Musicologist in his own right

Musicologist in his own right

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That evening, the Ustad played Malkauns, a raga believed to have been created by Goddess Parvati to calm down Lord Shiva from the vehemence of tandava.

That evening was also my beginning to slowly grasp Asad Ali Khan’s intrinsic celebration of Shiva. But more of it later. First thing first.

In the melee of genres of music permeating the air waves, I am afraid that we as a generation have not yet fathomed the loss we have suffered in the passing away of a frail looking musician whose name most outside the ardent classical circle have never heard of before last month.



For, Asad Ali Khan was not a celebrity in that sense. For, Asad Ali Khan has taken away with him a whole civilisation of music. It is a Greek tragedy not yet written.

Ustad Asad Ali Khan was in the lineage of Jaipur Beenkar gharana who played in the tradition of Khandar Bani of dhrupad music. At this point, let me put in a few words on the Beenkars as a lineage and Khandar as a bani that would put Asad Ali Khan in the perspective of his musical ancestry.

The legendary Tansen’s sons took to rabab as the principal musical instrument. Their descendants came to be known as rababis. Tansen’s daughter Saraswati was married to the son of Rajput king Raja Samukhan Singh, who was a virtuoso veena player. Saraswati’s descendants played the veena, also known as the been. Thus the Beenkars.  
There are different interpretations of the name Khandar as one of the four banis of dhrupad. According to what musicologist Hakim Mohammad wrote in his book Madnul Musiqi, Raja Samokhan Singh was the inhabitant of Khandar, and thus the name of the bani.  

It is said that Lord Shiva created the musical instrument where the nuances of swaras and shrutis can be emphatically illustrated. So, rudra veena bears Shiva’s name — Rudra. Young Asad Ali took up this instrument as the seventh generation of his illustrious family which includes his legendary great grandfather Ustad Rajab Ali Khan.

At a concert, Asad Ali Khan would often veer to teaching, illustrating, for instance, on his rudra veena how the same swara (note), Komal Gandhar, should be played in different shrutis (semi-tones) while playing different ragas like Malkauns and Darbari Kanada.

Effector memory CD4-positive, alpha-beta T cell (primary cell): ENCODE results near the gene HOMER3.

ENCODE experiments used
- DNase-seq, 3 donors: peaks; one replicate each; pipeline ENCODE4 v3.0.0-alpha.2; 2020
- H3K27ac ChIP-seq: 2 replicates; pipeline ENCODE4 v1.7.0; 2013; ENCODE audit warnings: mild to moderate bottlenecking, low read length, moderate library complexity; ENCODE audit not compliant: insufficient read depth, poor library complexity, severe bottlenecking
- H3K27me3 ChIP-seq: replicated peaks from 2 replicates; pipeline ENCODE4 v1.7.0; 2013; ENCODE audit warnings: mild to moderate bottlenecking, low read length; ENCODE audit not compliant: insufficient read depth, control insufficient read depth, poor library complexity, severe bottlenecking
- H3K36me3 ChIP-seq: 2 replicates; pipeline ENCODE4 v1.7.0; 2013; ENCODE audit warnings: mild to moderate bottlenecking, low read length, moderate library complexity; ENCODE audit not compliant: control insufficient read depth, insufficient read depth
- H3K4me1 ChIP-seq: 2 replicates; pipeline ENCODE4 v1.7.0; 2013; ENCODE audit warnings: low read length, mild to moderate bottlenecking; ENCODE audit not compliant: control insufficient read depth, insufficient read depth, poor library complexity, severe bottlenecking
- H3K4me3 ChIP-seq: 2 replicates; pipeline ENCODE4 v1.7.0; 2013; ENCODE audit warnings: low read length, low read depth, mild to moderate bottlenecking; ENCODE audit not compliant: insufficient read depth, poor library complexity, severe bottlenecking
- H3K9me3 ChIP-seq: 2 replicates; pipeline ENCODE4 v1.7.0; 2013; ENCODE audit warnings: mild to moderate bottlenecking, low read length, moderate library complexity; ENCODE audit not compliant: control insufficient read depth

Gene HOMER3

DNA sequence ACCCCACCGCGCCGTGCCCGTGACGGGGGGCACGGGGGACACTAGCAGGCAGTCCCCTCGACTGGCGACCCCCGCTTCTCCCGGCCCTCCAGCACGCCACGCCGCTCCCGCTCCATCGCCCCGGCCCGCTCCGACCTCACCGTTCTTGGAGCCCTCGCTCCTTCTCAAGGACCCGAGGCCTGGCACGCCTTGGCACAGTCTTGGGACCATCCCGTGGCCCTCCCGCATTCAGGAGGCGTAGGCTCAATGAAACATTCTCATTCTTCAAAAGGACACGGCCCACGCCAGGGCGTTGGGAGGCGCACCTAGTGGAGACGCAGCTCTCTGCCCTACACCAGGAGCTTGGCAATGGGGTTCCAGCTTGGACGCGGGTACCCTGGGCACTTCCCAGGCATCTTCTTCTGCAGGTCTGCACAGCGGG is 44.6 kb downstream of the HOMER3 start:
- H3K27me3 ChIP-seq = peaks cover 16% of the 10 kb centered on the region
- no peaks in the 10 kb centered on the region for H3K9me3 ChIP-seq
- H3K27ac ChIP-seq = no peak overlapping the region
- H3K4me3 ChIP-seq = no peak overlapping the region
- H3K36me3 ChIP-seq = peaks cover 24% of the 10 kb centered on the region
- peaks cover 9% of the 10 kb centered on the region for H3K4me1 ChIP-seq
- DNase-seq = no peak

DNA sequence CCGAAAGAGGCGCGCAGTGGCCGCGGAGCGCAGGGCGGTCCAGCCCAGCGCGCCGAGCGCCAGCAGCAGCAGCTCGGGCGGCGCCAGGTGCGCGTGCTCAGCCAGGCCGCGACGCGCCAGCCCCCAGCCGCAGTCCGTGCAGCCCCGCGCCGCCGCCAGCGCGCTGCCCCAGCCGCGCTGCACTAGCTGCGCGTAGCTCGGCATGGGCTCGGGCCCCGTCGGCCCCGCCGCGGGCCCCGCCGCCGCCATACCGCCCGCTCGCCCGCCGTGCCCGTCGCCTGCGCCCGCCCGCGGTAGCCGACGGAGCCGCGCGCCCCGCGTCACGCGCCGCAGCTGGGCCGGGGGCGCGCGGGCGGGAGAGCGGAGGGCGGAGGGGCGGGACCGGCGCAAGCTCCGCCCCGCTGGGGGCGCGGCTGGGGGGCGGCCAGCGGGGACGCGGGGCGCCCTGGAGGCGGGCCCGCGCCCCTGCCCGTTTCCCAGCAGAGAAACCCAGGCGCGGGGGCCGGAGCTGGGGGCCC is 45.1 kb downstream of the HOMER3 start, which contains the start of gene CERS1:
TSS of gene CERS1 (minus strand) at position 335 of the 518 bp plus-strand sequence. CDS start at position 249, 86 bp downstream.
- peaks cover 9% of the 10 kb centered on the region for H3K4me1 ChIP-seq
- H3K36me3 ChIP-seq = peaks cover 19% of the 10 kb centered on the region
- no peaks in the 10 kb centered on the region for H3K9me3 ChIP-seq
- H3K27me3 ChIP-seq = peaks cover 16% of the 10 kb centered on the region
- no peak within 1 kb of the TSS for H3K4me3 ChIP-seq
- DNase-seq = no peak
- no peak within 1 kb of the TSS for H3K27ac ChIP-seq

He would play in meed — by lateral stretching of the string — the Komal Gandhar of Malkauns and then the Komal Gandhar of Darbari Kanada and make the audience understand that minute semi-tonal difference. And when the awed silence was all pervading, the Ustad would break into a gentle smile and say — kya karoon, teacher hoon nah, aadat se majboor hoon. 

No wonder, classical musicians thronged his concerts. It is from his concerts that I first came to know of playing, not with the standard 12 notes, but with the 22 shrutis of Indian classical music system. For, Asad Ali Khan remained true to Shiva’s wish with shrutis. This Shiva consciousness is manifest in the way Asad Ali Khan had interpreted both his instrument and his music.

A Shia Muslim who remained engaged in his religion, his rigid practice of yoga for posture and breath control was legendary. For, rudra veena requires the player to sit in vajrasana for hours while playing the 10 kg heavy instrument. And, according to the Ustad, if the player does not have control over his breath, the right tonal quality cannot be produced from the instrument, let alone the semi-tonal shrutis.  

In his music too, Asad Ali Khan adhered to the purest form of elucidation of a raga. His uncompromising adherence to the true nature of his instrument and music did not get him hordes of disciples. For 17 long years as a faculty of music in Delhi University, no one came to learn the rudra veena from him. He taught theory to the students of sitar.   

Asad Ali Khan straddled the fault line of religions and in his dialectic between faith and music synthesised an awareness that transcended narrow definitions. He became a philosophy in himself.

I have this nagging sensation which borders on certainty over my two decades of following his music, that, while alive, Ustad Asad Ali Khan always played to the creator of rudra veena. And there, his life and his music are immortal.

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